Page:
Now that Parliament has passed legislation permitting doctor-assisted dying, the question of whether this should be allowed has become moot.
What has received much less attention is how faithful Christians might respond. The Anglican Church of Canada’s latest document on this subject, In Sure and Certain Hope, includes a theological reflection, but addresses Scripture only in very general terms, and the Gospels not at all.
What advice might the teachings of Jesus have for us on this subject?
Ancient Jewish tradition calls us to love God, and love our neighbours as ourselves (Deuteronomy 6: 4-5; Leviticus 19: 18). Jesus called us to embrace a new commandment to love one another (John 15: 12), and Paul explained love in his famous passage (1 Corinthians 13).
What, then, is the most loving response to the person who is terminally ill and asks for a merciful release from his/her intolerable suffering?
The Sixth Commandment— You shall not kill (Deuteronomy 5: 17)—makes the deliberate taking of a life problematic, even if the term is sugar-coated by calling it merciful release; hence the careful exclusions in the parliamentary legislation. Independent of physician-assisted dying, pain control using opioids can incidentally hasten death, as noted in In Sure and Certain Hope. Even though the primary reason for giving the drug is pain control, some might reasonably argue that even the incidental hastening of death abrogates the Sixth Commandment, especially when pain control is not implemented at the patient’s specific request.
“doctor-assisted death might be justi ed theologically as the least bad option in certain circumstances”
Doctor-assisted dying may be the least bad ethical option when the patient’s pain cannot be mitigated by medication, or when the person with a degenerative disease faces a hopeless future with increasing debility and loss of personal dignity. In these situations, a caring friend, relative or pastor might conclude that supporting the request of their friend, relative or parishioner for merciful release was the most loving option. As recognized in the legislation, this must always be at the instigation of a cognitively aware patient and never through external pressure.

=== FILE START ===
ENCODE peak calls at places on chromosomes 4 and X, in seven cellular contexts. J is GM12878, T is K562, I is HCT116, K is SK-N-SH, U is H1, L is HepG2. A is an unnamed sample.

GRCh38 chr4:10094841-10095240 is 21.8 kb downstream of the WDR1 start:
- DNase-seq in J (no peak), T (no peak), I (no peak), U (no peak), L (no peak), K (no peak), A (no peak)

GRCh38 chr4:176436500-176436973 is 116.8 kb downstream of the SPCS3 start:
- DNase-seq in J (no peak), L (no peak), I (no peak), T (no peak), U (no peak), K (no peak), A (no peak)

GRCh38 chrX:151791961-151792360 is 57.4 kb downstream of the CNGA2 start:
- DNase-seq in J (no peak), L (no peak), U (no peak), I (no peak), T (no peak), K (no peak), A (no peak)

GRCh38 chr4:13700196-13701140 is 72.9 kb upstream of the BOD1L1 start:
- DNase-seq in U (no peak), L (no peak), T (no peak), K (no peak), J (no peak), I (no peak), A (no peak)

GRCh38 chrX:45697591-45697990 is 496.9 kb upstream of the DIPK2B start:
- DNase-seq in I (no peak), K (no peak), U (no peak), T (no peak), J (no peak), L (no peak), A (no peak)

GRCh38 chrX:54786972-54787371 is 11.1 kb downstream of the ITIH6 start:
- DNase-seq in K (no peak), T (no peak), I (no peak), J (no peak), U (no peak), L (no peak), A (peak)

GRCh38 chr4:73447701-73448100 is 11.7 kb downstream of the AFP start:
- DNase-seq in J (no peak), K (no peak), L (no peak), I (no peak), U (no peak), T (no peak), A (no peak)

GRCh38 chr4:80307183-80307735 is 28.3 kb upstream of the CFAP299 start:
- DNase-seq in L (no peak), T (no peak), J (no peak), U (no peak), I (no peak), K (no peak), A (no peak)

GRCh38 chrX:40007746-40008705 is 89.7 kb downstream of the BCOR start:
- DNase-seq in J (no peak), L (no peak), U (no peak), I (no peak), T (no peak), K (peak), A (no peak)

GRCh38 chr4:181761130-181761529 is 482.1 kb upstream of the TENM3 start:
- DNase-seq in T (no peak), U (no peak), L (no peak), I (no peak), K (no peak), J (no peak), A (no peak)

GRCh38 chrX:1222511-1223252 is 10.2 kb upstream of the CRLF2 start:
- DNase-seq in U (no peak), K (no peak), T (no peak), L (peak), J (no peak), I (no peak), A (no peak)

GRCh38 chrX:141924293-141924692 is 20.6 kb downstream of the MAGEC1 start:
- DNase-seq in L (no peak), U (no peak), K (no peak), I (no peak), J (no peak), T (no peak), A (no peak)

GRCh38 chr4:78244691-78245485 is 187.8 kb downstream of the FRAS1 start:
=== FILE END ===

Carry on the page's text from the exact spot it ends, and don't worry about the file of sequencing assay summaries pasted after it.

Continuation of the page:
Scripture offers precedent for sometimes upholding the spirit rather than the letter of the Law. In Mark 2:27, concerning plucking grain on the Sabbath, Jesus commented the Sabbath was made for humanity and not the other way round. In Mark 3:5, where Jesus healed on the Sabbath, he was angry at the Pharisees for their hardness of heart. In these passages Jesus favoured upholding the spirit of the Law (the Fourth Commandment) over the letter of the law; he did not rescind the whole concept of Sabbath observance.
Likewise, Jesus’ apparently dismissive attitude towards his family in Mark 3:33 can be seen, not as disregarding the Fifth Commandment (Honour your father and mother). Rather, the accident of his birth did not give them special access.
To summarize, doctor-assisted death might be justified theologically as the least bad option in certain circumstances. Even though it abrogates the letter of the Sixth Commandment, it could be argued to be consistent with the Scriptural idea that the Commandments were given as our guide, and not the other way round. This approach does not rescind the normal prohibition against taking life. Moreover, to deny this course of action to someone whose life has become intolerable could be argued to display the same hardness of heart for which Jesus criticized the Pharisees.
Should the Church decide to take this theological approach to doctor-assisted dying, it is essential that those who hold the traditional position about taking life feel respected and not marginalized. It would also be proper to develop appropriate and relevant prayers and liturgies to support patients and their families in this new situation.
The Reverend Nigel J. Bunce is Priest-in-Charge of St. George’s Rowville.